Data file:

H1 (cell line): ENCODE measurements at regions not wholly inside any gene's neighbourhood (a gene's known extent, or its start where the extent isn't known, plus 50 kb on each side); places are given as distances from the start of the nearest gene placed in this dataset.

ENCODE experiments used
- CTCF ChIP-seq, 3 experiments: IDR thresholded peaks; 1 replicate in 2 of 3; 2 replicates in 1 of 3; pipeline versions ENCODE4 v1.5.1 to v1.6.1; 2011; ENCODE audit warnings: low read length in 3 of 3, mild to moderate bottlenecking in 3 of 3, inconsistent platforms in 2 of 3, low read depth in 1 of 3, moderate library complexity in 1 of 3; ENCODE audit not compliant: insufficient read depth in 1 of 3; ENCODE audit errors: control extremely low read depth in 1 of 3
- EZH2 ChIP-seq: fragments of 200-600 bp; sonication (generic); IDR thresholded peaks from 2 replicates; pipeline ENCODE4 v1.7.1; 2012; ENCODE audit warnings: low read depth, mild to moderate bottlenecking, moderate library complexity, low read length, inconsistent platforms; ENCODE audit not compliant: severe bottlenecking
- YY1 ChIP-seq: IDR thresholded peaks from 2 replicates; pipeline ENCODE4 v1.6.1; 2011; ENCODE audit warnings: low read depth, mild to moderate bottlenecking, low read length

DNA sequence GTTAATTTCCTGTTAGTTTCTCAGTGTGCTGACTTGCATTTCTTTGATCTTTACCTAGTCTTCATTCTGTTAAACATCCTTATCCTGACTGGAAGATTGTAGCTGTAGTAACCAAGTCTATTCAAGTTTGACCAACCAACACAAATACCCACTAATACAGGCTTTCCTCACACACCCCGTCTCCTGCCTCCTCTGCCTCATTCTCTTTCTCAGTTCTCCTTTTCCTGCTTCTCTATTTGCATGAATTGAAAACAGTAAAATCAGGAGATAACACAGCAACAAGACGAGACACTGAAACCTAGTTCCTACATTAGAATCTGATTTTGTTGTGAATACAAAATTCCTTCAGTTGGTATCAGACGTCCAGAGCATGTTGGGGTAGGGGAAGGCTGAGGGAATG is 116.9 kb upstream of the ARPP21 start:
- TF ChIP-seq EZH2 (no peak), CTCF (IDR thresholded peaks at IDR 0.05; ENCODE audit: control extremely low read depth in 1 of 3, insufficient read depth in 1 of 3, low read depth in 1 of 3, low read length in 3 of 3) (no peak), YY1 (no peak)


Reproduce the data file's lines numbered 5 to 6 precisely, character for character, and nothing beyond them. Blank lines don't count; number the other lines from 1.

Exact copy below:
- YY1 ChIP-seq: IDR thresholded peaks from 2 replicates; pipeline ENCODE4 v1.6.1; 2011; ENCODE audit warnings: low read depth, mild to moderate bottlenecking, low read length

DNA sequence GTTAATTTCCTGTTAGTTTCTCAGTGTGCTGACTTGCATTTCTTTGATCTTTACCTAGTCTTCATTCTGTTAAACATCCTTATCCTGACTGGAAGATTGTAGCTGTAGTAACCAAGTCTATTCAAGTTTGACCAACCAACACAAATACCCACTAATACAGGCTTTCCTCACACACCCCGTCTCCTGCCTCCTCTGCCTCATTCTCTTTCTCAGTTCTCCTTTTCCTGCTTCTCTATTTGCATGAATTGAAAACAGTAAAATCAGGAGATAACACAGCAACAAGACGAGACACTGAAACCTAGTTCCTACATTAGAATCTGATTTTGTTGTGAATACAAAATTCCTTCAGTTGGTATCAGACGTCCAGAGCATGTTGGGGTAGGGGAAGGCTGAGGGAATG is 116.9 kb upstream of the ARPP21 start: